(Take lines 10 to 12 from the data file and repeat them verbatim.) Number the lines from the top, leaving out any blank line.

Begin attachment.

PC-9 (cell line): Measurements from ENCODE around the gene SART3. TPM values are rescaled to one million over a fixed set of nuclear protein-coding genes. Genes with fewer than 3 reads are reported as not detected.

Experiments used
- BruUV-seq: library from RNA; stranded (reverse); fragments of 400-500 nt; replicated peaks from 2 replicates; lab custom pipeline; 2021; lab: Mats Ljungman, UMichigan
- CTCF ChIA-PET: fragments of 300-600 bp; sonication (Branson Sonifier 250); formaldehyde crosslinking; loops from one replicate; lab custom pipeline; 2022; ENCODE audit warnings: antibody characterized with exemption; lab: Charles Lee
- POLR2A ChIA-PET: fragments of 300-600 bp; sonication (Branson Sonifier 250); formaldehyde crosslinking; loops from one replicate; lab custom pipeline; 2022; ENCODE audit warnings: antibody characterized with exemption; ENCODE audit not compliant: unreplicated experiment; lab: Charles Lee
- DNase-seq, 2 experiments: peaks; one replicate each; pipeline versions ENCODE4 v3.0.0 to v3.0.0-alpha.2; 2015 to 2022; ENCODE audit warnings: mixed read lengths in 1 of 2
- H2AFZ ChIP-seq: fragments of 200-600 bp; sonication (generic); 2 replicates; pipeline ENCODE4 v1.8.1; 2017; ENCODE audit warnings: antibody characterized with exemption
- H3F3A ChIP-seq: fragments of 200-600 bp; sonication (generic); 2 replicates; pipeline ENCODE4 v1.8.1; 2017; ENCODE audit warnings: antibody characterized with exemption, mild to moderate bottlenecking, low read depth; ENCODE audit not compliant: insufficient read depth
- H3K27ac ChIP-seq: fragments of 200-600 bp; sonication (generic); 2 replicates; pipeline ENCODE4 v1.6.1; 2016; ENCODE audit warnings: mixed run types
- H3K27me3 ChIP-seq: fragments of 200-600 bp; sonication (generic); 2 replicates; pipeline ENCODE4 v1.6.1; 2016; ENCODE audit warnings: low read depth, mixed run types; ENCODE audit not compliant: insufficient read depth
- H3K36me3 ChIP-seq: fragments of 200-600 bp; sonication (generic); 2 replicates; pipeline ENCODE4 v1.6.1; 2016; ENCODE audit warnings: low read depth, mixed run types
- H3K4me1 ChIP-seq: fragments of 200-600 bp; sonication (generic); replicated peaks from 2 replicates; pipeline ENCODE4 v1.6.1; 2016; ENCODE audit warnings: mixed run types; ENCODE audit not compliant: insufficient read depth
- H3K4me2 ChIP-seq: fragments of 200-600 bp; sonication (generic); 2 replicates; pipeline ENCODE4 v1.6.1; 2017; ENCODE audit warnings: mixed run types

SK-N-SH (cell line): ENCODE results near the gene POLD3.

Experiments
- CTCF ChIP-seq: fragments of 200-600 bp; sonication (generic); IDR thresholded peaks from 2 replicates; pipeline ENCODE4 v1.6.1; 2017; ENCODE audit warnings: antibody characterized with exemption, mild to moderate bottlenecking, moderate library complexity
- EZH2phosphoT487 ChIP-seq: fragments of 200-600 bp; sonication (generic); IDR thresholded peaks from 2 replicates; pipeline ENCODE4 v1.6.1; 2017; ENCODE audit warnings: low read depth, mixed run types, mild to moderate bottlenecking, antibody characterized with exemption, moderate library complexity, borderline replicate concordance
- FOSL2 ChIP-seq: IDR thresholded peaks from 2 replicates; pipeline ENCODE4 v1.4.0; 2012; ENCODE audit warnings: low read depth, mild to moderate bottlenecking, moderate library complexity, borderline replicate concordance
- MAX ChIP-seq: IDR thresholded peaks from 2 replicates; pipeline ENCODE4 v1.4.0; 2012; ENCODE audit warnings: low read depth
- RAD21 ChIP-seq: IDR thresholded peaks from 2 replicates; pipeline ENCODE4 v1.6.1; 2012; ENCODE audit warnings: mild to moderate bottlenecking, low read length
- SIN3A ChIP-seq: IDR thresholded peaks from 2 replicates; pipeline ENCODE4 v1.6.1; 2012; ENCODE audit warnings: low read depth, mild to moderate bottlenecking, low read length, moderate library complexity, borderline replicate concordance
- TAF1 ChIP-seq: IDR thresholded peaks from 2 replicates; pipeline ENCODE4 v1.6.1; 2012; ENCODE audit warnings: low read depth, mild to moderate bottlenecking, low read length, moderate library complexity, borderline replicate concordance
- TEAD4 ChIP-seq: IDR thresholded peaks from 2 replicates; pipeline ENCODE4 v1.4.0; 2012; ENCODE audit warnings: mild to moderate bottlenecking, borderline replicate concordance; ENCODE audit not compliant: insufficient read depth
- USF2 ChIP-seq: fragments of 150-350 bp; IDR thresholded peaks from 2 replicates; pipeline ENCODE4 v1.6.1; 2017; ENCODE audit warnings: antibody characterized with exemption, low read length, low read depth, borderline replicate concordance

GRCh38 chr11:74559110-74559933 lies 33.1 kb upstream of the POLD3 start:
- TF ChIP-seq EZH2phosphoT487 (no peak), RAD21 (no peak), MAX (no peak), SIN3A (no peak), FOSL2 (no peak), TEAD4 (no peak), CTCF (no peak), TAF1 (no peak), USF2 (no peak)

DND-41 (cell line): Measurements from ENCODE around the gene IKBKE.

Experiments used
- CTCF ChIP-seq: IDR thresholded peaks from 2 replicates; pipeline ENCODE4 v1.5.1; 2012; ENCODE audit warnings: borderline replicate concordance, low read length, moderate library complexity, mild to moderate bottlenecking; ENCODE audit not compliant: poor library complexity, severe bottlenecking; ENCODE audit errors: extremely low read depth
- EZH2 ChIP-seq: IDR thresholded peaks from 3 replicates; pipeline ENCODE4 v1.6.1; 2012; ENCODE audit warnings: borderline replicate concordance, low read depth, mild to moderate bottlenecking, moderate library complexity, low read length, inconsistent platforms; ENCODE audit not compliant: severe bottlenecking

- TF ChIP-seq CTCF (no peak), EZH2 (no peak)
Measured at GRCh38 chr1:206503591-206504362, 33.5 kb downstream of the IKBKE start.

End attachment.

- H3K27me3 ChIP-seq: fragments of 200-600 bp; sonication (generic); 2 replicates; pipeline ENCODE4 v1.6.1; 2016; ENCODE audit warnings: low read depth, mixed run types; ENCODE audit not compliant: insufficient read depth
- H3K36me3 ChIP-seq: fragments of 200-600 bp; sonication (generic); 2 replicates; pipeline ENCODE4 v1.6.1; 2016; ENCODE audit warnings: low read depth, mixed run types
- H3K4me1 ChIP-seq: fragments of 200-600 bp; sonication (generic); replicated peaks from 2 replicates; pipeline ENCODE4 v1.6.1; 2016; ENCODE audit warnings: mixed run types; ENCODE audit not compliant: insufficient read depth